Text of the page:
The Blog / Development / Frog CMS Plugin Development

Frog CMS Plugin Development

29 Dec 2009

When creating a plugin for any open source system it is always good to check if what you have in mind is already created and also a good starting point is to check out other plugins already made for the system. My first Frog CMS plugin came about while browsing the forum and seeing a discussion about tags. The original plugin was created by someone else but in its early stage I joined in the thread and improved on what was originally created. In the end Tagger was the product of the that thread.

Tagger was necessary for the original "The Hub" that was built on Frog CMS, the articles that were created on there needed a way to organise them. Now lets get started with how to approach making plugins for Frog CMS.

1. Plan

Think of what you want the plugin to achieve and start thing about how it will work.

2. Research

Search the forum and contribution list of Frog CMS to see if a plugin with the description you have provided is already available.

3. Skeleton

Always try and start from somewhere. Since version 0.9.5 of Frog CMS there is now included a Skeleton Plugin to give you a base to start from.

4. Learn from others

Look at other plugins even if not related to what you are trying to achieve and learn the code, also copy code if necessary, well ask the author of the plugin first.

5. Ask

Ask questions on the forum, irc and network with other plugin developers. The Frog CMS community is quite helpful, there is not harm in asking. I myself normally check out the forum ever so often.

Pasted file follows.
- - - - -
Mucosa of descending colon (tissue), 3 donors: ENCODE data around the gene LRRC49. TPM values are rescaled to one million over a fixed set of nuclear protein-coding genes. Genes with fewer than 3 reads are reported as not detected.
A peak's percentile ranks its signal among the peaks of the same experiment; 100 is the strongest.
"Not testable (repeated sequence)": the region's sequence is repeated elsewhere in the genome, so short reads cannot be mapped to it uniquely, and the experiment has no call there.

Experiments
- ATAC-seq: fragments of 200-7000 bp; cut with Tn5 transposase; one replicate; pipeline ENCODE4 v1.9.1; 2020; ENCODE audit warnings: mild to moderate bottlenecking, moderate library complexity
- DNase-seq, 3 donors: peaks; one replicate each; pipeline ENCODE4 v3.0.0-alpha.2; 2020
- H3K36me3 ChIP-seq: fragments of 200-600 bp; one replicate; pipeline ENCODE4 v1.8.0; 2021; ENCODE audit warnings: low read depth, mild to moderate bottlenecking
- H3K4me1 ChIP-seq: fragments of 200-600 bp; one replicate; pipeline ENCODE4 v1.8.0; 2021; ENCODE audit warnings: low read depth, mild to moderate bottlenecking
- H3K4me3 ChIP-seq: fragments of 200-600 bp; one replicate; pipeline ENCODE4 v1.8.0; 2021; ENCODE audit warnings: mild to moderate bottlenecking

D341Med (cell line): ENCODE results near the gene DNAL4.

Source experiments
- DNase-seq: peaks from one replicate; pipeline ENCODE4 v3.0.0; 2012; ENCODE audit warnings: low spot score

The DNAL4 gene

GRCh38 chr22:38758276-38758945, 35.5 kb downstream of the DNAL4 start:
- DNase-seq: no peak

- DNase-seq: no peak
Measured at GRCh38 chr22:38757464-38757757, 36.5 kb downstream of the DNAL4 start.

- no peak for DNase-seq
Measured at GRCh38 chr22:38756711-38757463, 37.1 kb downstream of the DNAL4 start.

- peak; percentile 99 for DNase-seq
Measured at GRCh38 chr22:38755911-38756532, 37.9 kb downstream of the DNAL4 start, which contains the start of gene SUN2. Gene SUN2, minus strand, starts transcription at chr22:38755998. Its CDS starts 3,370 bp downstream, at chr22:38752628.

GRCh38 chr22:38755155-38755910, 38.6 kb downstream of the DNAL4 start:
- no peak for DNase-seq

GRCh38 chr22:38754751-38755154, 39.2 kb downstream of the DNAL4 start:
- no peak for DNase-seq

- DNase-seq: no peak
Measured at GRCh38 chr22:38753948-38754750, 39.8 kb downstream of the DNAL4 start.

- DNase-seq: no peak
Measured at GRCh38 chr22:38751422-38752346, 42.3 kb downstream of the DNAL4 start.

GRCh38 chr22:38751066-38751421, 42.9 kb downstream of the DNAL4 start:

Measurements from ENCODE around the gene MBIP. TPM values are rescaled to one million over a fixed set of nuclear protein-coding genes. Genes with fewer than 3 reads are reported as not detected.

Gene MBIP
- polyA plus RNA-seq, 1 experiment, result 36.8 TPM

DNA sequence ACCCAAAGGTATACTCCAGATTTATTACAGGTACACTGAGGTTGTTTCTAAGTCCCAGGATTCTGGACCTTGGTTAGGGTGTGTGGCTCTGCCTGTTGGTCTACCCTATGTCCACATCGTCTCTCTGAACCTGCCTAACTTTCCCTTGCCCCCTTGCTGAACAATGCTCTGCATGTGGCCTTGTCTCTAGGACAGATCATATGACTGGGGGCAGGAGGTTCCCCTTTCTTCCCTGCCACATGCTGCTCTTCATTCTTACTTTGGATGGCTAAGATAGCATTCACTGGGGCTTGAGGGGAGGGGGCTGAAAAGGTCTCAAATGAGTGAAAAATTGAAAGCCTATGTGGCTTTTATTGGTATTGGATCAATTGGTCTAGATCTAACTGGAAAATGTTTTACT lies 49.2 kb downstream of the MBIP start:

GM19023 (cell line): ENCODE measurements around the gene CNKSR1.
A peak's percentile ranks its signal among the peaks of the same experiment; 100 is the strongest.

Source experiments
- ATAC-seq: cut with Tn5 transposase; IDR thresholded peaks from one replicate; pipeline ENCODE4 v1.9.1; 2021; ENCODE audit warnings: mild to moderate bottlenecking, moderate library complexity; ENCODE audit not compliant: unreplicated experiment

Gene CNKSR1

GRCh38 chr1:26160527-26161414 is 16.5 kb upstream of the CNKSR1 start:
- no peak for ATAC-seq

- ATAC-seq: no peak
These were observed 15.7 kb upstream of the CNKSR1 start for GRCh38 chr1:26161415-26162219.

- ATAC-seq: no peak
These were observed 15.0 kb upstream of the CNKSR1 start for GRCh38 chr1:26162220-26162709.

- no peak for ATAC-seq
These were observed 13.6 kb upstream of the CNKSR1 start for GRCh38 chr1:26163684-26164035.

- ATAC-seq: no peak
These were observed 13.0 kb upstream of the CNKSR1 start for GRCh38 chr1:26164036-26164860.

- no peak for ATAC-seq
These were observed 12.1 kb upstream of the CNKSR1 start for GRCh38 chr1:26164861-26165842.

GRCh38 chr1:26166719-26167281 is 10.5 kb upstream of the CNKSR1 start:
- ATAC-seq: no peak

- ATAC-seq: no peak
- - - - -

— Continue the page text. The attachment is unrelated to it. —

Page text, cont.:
6. Release cycle

Start making versions of the plugin and have a good way of releasing it. I normally bring it through stages, so I start off with Alpha, Beta and then on to Stable release.

7. Documentation

Write clear documentation. Documentation should only be necessary for referencing, the plugin should be intuative enough for a user to understand. Documentation is a must.

8. Testing

Get some users to test you plugin. This is normally a easy task if the plugin is something that will benefit others.

9. Feedback is good

Take all feedback as they come, Pros and Cons are good from a user's perspective as they will help to evolve the plugin even more in later developments.

10. Have a dedicated page to the plugin

Create a page on your website for the plugin and keep the users up-to-date with what going on with the plugin. I am no means a expert at creating plugins for Frog CMS and not all my plugins were successful, but I do have really successful ideas that the community is still using even now. Creating new plugins for Frog CMS is fun but always remember to make what is necessary and not just for making it sake. Be challenged and create new stuff, keep within the boundries of the CMS and never change core files to make your plugin work. I think if you have to change the core for your plugin to work, your plugin is poorly designed and I have no use for it.

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